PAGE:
The Democrats of the Red Rocks hosted a breakfast forum on Thursday, Aug. 18, at Olde Sedona Bar and Grill. Mayor Sandy Moriarty, who is running unopposed, spoke briefly to the crowd of about 30 before turning things over to the other council candidates.

With the Barbara Antonsen Memorial Park scheduled to be completed in October, the city determined that it was time to set up the fee structure for its use.

During its Aug. 10 meeting, the Sedona City Council approved the fee schedule that will be in place by the time the park opens.

Sedona will be on the world stage once more as Claire Pearson will head to Flagstaff to represent the city at the Individual World Poetry Slam.

iWPS will take place at multiple venues from Wednesday though Saturday, Oct. 12 through 15, featuring 96 of the best of the world’s performance poets.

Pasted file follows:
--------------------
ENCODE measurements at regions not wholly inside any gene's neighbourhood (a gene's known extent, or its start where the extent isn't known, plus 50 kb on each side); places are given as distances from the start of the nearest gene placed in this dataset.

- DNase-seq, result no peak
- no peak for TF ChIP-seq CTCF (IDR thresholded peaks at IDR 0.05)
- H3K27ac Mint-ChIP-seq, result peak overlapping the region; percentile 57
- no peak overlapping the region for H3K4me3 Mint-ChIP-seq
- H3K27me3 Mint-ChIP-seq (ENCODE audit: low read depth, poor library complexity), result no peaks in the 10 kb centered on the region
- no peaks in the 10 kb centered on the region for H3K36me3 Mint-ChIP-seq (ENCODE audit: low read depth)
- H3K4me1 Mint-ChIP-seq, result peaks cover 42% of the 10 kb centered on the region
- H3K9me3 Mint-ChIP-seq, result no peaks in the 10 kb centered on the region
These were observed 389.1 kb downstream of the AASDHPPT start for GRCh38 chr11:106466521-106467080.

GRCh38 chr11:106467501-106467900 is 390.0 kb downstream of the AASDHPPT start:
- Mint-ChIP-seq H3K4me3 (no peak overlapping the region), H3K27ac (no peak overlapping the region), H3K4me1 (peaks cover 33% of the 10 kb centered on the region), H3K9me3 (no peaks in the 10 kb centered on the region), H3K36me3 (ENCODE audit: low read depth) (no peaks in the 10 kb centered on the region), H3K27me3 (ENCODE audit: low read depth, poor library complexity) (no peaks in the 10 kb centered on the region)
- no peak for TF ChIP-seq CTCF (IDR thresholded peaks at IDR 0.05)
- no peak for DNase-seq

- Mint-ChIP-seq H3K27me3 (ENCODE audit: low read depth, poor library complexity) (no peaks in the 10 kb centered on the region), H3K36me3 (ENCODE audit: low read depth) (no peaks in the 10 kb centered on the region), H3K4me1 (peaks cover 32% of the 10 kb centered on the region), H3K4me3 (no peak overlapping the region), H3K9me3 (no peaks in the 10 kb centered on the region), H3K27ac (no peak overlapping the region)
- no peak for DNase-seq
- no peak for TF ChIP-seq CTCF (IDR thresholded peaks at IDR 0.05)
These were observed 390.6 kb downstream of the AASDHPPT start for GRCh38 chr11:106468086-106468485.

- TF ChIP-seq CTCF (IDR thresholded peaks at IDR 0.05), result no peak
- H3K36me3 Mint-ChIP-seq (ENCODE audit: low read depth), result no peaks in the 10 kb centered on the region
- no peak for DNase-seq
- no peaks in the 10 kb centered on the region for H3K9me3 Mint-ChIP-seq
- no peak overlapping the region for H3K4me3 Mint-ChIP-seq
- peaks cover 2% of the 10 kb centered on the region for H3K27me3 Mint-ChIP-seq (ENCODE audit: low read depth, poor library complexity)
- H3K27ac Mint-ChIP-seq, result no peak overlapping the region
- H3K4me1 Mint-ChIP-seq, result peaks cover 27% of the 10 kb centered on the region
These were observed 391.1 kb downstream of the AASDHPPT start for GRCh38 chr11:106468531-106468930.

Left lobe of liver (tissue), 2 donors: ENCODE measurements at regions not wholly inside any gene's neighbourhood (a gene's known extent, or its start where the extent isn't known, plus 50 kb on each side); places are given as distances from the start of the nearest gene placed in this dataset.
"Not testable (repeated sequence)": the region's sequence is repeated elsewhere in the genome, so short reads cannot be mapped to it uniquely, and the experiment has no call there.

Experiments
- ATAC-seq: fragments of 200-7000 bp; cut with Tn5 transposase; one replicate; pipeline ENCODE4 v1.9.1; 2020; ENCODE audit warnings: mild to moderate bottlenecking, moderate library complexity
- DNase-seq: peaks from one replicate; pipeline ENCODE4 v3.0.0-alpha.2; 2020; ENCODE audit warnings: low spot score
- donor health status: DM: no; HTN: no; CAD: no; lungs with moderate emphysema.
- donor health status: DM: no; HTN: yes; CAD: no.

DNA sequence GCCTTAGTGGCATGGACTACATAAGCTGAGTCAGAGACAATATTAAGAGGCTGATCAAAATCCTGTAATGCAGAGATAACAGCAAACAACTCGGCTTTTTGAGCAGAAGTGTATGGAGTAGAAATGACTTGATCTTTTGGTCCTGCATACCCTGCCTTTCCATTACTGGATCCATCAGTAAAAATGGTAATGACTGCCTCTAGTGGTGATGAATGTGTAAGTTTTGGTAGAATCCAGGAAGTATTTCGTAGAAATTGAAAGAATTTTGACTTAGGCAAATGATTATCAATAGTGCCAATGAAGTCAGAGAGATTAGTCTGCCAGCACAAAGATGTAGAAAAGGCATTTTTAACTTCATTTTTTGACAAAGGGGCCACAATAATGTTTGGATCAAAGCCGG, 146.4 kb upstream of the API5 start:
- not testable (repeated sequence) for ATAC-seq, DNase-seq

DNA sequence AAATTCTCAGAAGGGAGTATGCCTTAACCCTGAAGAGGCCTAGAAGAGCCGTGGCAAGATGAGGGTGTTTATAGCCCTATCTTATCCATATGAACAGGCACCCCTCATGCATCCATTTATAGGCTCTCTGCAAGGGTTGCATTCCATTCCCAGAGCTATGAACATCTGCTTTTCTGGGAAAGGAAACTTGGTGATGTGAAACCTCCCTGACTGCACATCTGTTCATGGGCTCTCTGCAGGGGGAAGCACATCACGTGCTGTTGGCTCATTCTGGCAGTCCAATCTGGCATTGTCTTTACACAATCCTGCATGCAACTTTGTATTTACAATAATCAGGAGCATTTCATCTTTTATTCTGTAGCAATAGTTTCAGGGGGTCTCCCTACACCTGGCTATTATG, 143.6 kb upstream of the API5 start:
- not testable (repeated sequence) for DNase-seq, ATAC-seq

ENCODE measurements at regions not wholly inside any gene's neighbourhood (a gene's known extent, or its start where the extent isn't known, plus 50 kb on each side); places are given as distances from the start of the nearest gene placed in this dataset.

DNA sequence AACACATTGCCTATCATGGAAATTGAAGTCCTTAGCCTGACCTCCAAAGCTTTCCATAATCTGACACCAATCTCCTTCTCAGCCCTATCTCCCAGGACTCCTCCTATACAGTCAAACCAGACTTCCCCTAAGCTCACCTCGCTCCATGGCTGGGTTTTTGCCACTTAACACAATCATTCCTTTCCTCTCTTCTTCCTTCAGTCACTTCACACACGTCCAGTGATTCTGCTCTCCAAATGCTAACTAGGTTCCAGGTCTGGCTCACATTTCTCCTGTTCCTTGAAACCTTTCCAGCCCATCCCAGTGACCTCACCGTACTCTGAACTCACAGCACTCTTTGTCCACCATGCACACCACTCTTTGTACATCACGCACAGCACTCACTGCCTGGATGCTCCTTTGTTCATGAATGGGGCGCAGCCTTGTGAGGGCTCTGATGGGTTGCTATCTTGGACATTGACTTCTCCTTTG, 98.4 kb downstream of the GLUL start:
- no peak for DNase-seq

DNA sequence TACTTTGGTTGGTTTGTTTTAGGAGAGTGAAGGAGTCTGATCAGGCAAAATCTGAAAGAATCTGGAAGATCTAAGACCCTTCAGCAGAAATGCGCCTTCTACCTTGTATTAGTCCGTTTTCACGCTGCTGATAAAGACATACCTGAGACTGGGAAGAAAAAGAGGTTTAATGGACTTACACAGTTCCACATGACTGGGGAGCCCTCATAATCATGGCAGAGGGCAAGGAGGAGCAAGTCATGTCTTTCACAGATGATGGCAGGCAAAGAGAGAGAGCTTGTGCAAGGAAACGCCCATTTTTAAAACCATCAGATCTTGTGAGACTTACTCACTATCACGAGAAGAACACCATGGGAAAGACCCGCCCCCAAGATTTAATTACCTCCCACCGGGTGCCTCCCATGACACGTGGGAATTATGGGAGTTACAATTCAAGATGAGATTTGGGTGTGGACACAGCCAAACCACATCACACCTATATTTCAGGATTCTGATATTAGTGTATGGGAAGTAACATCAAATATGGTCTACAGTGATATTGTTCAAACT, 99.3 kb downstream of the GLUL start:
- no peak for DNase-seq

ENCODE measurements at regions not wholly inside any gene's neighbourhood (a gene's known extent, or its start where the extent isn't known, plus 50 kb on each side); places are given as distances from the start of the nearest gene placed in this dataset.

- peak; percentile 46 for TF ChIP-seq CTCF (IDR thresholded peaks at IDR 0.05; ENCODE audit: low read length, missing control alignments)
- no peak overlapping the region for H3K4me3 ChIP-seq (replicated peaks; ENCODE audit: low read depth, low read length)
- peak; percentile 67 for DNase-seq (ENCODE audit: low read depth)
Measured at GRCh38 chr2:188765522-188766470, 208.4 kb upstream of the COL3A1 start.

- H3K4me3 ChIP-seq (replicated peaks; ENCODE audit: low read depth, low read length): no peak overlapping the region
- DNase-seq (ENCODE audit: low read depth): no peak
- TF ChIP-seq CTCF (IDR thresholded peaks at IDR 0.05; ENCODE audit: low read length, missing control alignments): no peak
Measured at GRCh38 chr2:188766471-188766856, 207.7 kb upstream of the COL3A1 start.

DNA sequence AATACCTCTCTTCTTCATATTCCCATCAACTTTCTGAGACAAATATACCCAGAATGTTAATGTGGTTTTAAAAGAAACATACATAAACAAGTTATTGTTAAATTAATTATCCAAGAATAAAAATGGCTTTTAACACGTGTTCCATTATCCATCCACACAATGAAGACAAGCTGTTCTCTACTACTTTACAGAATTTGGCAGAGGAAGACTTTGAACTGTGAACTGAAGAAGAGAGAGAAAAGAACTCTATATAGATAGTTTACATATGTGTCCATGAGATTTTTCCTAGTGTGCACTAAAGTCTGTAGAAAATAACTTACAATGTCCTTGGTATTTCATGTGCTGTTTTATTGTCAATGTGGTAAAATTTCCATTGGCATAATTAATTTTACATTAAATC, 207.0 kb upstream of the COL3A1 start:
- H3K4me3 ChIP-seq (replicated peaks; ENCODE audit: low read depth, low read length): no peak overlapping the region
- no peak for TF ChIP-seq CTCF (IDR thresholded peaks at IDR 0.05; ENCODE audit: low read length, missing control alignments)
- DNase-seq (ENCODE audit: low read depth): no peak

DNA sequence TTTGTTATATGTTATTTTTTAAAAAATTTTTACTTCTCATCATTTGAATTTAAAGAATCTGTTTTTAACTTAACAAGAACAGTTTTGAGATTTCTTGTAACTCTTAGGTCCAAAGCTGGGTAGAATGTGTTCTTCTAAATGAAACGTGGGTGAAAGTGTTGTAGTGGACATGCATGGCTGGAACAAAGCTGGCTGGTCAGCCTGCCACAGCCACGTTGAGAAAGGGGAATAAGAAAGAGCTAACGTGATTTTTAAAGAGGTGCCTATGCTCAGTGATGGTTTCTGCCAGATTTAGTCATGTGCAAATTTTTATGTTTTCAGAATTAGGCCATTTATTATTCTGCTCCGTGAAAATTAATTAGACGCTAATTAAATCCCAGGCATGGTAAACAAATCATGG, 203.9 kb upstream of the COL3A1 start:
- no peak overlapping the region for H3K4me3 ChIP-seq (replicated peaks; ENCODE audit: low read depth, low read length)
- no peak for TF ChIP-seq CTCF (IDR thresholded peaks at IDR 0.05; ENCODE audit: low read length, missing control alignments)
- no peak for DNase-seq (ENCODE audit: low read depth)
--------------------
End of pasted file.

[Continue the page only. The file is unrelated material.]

Pearson said she was more excited than anything to fill the spot, having earned it by winning the Sedona Poetry Slam on Saturday, Aug. 20, at the Mary D. Fisher Theatre.

It’s been a month since the Sedona Police Department — with assistance from the Yavapai County Sheriff’s Office — faced a situation they rarely see. One that had a positive ending but could have been much worse.

On July 20, SPD received a disturbance call from a local restaurant involving an employee, 46-year-old Michael Pastore, who had been fired the day prior. Officer Bill Knuth arrived at the scene but by that time Pastore had already left. In an attempt to locate the suspect, dispatchers contacted YCSO since it was reported that he lived in the Village of Oak Creek.

To say that Wendy Jones was excited to be named executive director of the Sedona Main Street Program may be a bit of an understatement.

“I was absolutely over-the-top thrilled,” she said. “I had been looking for something new so when I saw there was an opening, I was ecstatic.”

Jones started just in time to help out with the National Day of the Cowboy, one of SMSP’s biggest events. She received some on-the-job training for the event from outgoing executive director Holly Epright, who retired after 17 years.